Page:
... Therefore, extravillous trophoblasts, which express high E-cadherin levels, are more permissive to initial L. monocytogenes uptake, but then restrict intracellular bacterial proliferation, a property not shared with third trimester SYN and sub-syncytial trophoblasts (our study). In addition, decidual natural killer cells, which are in close proximity to extravillous trophoblasts at the chorionic villi anchoring sites, were recently shown to transfer granulysin into infected extravillous trophoblasts leading to the restriction of L. monocytogenes cytosolic growth (93). ...
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The placenta controls the growth of the fetus and ensures its immune protection. Key to these functions, the syncytiotrophoblast (SYN) is a syncytium formed by fusion of underlying mononuclear trophoblasts. The SYN covers the placental surface and is bathed in maternal blood to mediate nutritional and waste exchanges between the mother and fetus. The bacterial pathogen Listeria monocytogenes breaches the trophoblast barrier and infects the placental/fetal unit resulting in poor pregnancy outcomes. In this work, we analyzed the L. monocytogenes intracellular lifecycle in primary human trophoblasts. In accordance with previous studies, we found that the SYN is 20-fold more resistant to infection compared to mononuclear trophoblasts, forming a protective barrier to infection at the maternal interface. We show for the first time that this is due to a significant reduction in L. monocytogenes uptake by the SYN rather than inhibition of the bacterial intracellular division or motility. We here report the first transcriptomic analysis of L. monocytogenes-infected trophoblasts (RNA sequencing). Pathway analysis showed that infection upregulated TLR2, NOD-like, and cytosolic DNA sensing pathways, as well as downstream pro-inflammatory circuitry (NF-κB, AP-1, IRF4, IRF7) leading to the production of mediators known to elicit the recruitment and activation of maternal leukocytes (IL8, IL6, TNFα, MIP-1). Signature genes associated with poor pregnancy outcomes were also upregulated upon infection. Measuring the release of 54 inflammatory mediators confirmed the transcriptomic data and revealed sustained production of tolerogenic factors (IL-27, IL-10, IL-1RA, TSLP) despite infection. Both the SYN and mononuclear trophoblasts produced cytokines, but surprisingly, some cytokines were predominantly produced by the SYN (IL-8, IL-6) or by non-fused trophoblasts (TNFα). Collectively, our data support that trophoblasts act as placental gatekeepers that limit and detect L. monocytogenes infection resulting in a pro-inflammatory response, which may contribute to the poor pregnancy outcomes if the pathogen persists.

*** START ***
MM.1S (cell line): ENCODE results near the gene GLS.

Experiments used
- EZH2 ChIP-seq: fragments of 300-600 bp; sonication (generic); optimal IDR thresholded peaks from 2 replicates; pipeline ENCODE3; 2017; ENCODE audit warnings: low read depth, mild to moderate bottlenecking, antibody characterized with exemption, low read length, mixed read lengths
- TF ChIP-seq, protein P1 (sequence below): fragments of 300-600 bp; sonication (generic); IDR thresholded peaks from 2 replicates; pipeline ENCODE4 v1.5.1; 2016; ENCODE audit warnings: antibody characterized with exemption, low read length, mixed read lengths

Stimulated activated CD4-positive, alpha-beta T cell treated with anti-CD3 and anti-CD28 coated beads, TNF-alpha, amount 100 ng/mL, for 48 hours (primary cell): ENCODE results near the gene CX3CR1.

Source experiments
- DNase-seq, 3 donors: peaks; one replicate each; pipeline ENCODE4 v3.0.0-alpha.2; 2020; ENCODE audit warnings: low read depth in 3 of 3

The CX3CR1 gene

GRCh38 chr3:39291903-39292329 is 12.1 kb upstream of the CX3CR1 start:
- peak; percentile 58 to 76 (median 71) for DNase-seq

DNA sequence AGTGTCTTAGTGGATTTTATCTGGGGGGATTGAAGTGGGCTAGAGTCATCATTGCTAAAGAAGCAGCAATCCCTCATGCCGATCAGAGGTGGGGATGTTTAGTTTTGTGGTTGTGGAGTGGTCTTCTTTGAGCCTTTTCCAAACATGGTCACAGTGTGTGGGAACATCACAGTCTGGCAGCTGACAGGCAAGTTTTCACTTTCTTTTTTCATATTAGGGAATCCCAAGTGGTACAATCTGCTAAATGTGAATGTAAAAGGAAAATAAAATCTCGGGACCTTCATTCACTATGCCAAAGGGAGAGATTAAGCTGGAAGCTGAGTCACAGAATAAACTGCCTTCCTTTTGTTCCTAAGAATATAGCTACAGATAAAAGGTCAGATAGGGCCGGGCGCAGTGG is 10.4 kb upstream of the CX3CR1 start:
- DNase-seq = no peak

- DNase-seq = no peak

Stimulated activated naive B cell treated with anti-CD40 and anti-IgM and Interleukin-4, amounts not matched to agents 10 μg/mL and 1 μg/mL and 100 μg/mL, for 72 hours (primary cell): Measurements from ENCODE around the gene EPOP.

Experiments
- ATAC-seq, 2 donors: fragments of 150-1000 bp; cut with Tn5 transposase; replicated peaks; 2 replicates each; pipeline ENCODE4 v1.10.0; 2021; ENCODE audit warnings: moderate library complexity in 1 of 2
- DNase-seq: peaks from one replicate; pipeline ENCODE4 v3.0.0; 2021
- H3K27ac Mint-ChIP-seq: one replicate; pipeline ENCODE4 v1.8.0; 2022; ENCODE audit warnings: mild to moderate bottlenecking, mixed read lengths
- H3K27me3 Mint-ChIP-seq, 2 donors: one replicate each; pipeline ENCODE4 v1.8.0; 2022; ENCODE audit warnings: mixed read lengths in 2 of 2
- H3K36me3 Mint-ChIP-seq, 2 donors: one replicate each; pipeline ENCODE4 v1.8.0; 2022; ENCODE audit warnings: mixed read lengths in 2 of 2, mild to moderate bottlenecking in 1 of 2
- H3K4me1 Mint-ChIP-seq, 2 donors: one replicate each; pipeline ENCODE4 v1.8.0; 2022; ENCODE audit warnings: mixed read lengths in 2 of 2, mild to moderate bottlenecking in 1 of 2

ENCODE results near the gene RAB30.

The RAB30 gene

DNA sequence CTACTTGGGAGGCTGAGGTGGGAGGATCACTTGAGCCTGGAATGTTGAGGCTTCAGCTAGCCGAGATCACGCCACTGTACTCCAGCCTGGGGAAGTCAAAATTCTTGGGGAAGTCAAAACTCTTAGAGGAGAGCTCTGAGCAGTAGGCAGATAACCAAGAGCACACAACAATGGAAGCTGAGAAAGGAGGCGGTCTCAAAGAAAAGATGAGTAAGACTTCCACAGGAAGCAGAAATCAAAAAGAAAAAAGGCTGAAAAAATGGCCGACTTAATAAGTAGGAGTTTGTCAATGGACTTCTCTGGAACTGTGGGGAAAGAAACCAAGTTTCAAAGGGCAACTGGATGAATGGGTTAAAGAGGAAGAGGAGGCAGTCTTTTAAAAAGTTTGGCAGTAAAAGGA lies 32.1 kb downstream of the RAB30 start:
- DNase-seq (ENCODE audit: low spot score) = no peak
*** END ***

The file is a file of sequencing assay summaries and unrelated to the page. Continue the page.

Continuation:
... In addition to their role during viral infection, dNK cells are able to balance the contradictory demands of fetal tolerance and protection against bacterial infection. Recent work by the group of Lieberman demonstrated that dNK cells are able to kill intracellular Listeria monocytogenes in trophoblasts and dMϕ, through the transfer of granulysin cytotoxic molecules via tunneling nanotube (75). ...
Article